“Is there no one left at all?” I said.

“After the coast was clear of ‘em, I come out from the rocks, and looked round everywhere. I did not find a single soul. Them that got in the way was killed, and them that was wounded, once they got ‘em on the beach, they killed them, too.”

“Babies? Old folk?”

“They killed the old, and took the babies along with their mams.”

I fought the rising panic that would take away my reason if I did not push it down. “What about our fishermen?” Though they were not due till nightfall, oftentimes they sailed home early. “Had they come back?”

“No.” She shook her head so vigorously her hair flew out like rusty water from a pail. “The only boats I seen were those them heathens sailed.”

My heart near stopping in my chest, my head pounding so hard I could barely hear my own words, I whispered, “My mother, Elinor …?”

She threw herself into my arms once more, and curled like a fist against me. “They took her.” Her words were muffled in my bodice; still they rang clear as day over the noises in my head. “A monster of a fellow picked her up and threw her over his shoulder. He carried her out into the water to the ship. She was crying and calling on God. They did hit her once or twice to tame her, then carted her off like she were a sheep or a goat.”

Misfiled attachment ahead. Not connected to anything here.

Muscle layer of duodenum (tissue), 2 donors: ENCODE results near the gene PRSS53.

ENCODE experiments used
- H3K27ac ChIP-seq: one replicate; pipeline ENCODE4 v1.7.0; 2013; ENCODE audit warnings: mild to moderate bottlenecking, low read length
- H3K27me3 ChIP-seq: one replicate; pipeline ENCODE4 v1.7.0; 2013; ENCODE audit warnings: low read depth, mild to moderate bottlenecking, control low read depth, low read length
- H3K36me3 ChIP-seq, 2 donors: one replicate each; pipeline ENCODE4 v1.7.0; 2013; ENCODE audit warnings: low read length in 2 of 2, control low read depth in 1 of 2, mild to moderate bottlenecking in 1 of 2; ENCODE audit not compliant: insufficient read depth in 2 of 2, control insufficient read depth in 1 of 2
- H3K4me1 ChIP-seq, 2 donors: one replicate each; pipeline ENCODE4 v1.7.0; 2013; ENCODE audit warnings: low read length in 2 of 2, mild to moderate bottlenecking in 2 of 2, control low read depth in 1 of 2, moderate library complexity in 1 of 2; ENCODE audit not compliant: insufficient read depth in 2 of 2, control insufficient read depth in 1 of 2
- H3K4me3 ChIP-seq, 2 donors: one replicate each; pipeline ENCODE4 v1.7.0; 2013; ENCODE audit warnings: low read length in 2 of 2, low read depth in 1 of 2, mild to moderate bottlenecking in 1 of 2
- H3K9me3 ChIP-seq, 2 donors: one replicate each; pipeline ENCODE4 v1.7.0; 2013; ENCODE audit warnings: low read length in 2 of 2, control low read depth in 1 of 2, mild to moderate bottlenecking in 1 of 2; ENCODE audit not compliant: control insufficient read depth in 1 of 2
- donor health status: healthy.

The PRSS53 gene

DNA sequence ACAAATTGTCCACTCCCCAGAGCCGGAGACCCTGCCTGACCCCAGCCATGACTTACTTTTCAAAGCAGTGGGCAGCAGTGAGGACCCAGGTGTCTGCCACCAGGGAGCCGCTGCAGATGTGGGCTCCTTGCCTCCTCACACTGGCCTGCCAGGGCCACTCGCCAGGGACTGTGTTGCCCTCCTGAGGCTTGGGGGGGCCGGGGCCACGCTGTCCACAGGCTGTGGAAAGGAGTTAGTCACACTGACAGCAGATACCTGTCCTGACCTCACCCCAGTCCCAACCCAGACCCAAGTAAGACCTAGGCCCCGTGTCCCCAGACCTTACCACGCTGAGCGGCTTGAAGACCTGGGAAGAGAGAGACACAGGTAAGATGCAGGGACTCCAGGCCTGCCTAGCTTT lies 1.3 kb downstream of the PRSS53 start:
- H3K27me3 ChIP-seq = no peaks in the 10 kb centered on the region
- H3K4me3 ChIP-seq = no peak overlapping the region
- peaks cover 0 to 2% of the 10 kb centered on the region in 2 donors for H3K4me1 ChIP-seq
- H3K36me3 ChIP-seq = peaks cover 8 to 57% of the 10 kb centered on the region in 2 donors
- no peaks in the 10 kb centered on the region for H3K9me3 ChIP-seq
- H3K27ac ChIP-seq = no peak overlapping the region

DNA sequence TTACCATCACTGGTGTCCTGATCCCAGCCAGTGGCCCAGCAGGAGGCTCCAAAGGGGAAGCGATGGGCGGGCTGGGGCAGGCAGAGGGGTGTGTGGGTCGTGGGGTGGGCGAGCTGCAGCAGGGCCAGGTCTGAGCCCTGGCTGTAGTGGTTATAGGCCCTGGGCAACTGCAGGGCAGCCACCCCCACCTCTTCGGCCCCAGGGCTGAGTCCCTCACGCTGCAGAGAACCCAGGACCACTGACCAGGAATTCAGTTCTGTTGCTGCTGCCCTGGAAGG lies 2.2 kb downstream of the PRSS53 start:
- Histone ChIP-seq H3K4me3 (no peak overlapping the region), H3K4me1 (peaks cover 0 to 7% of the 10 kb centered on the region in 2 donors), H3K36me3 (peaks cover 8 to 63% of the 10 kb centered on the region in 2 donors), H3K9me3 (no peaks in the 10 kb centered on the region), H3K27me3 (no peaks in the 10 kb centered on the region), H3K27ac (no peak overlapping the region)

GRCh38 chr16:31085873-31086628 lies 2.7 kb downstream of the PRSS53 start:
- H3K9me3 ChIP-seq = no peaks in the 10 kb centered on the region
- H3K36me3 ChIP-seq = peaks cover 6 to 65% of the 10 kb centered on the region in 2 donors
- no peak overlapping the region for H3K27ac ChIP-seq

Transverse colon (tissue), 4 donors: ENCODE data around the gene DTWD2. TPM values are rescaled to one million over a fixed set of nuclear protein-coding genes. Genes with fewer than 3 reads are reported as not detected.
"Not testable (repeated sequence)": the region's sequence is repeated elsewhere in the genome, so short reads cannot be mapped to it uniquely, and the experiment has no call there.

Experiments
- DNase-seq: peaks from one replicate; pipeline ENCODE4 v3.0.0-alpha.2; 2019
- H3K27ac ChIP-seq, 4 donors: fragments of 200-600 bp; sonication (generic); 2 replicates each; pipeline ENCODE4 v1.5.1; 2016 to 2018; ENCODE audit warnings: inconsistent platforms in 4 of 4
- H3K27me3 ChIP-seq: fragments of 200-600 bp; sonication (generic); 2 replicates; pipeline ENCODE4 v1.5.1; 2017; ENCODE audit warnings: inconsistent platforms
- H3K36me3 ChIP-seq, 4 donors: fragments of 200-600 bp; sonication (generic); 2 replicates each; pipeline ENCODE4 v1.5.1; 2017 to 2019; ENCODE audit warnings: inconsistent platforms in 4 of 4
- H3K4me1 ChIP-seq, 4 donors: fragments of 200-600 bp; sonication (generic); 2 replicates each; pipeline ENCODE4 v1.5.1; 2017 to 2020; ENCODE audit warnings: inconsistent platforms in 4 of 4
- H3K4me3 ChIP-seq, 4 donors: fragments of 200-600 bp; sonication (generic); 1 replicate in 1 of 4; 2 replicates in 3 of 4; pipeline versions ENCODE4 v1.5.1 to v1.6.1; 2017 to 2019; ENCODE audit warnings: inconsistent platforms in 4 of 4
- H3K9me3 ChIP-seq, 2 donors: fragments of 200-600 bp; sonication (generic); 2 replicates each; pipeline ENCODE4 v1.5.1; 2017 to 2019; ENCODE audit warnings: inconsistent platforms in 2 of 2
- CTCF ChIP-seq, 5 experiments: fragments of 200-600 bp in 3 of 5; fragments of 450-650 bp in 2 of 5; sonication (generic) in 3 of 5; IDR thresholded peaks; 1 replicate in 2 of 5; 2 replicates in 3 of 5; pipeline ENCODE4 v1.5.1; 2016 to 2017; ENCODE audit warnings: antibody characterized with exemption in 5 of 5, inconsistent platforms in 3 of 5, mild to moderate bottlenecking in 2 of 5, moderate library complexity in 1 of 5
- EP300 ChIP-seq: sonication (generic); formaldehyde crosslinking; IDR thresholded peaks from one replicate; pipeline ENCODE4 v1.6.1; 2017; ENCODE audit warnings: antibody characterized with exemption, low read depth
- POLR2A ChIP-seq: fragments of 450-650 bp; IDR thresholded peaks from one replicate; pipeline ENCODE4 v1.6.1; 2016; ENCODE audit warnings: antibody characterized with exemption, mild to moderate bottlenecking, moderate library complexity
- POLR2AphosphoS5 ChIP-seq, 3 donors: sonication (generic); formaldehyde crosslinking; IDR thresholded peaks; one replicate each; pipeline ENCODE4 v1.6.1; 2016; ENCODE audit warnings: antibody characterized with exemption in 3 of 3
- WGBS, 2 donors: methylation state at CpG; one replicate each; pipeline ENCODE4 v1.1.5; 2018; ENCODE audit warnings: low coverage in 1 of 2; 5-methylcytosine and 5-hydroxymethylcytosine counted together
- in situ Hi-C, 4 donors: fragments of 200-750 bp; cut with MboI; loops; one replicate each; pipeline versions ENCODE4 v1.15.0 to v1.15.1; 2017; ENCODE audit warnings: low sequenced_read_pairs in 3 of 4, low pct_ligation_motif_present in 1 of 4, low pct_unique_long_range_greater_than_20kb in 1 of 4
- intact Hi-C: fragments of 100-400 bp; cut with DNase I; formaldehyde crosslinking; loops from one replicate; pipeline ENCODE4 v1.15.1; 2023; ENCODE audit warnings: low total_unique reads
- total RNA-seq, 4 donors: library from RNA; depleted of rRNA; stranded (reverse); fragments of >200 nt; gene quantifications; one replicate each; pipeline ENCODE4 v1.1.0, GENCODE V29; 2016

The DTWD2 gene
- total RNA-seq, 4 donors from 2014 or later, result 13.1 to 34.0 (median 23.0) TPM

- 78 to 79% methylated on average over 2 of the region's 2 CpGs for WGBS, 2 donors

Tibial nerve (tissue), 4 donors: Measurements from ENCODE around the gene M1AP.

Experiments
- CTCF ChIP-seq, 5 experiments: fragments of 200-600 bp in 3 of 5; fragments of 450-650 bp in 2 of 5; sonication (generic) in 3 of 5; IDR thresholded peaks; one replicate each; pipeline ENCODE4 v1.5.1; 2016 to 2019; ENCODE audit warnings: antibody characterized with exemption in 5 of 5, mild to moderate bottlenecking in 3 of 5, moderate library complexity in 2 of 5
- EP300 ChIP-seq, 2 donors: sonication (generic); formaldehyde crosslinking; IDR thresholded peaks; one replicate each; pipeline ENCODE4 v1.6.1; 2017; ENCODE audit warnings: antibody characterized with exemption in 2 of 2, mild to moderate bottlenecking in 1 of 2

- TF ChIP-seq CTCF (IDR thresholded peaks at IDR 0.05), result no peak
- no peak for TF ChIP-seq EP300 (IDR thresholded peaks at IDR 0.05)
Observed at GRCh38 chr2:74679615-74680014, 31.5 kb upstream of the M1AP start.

Purchase Links:

Stolen is available on Amazon U.K., Amazon Canada and Amazon U.S. It is also available for Kobo, Nook, and iTunes. In addition, readers who subscribe to Scribd will find it there.
Stolen eBook: Sheila Dalton: Amazon.co.uk: Books

About reginajeffers

Regina Jeffers is the award-winning author of Austenesque, Regency and historical romantic suspense.
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3 Responses to Historical Fiction Author, Sheila Dalton, and Her New Release “Stolen”

  1. Thanks so much for hosting me, Regina. I hope readers will leave comments or questions. I’d love to answer them.

  2. I am pleased you are with us today, Sheila. Enjoy your blog tour.

    • Thanks again, Regina. I’m not actually on a blog tour right now, but I would love to guest post on other blogs. If anyone who reads this is interested, please let me know.